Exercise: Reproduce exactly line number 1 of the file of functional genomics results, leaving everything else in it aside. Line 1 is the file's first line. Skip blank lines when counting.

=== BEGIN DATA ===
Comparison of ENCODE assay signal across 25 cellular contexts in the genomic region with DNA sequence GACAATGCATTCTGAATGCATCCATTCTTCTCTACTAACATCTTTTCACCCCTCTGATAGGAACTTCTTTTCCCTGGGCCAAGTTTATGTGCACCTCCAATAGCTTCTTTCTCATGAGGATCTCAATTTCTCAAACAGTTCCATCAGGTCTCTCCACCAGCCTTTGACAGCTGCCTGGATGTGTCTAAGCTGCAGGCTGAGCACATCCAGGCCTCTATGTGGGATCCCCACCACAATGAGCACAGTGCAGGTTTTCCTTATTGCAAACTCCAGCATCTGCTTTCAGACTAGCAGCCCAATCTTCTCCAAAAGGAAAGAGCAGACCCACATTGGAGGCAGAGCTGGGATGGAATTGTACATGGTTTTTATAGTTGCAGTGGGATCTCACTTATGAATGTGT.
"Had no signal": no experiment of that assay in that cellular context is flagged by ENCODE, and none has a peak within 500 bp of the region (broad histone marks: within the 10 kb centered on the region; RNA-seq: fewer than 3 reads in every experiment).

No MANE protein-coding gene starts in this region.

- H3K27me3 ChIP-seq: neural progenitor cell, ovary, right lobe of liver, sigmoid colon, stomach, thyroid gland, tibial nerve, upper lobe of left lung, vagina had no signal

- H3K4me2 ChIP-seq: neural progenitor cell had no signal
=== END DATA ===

Comparison of ENCODE assay signal across 25 cellular contexts in the genomic region with DNA sequence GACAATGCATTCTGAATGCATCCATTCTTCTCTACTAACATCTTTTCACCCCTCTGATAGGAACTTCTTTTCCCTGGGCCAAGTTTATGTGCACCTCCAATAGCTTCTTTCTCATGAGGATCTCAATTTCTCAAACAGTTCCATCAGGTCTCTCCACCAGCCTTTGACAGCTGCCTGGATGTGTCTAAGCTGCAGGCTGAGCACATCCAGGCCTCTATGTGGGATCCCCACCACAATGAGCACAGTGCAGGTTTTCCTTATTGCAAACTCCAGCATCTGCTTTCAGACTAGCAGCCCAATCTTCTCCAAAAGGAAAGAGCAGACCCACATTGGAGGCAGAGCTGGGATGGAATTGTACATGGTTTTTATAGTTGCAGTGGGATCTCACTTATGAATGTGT.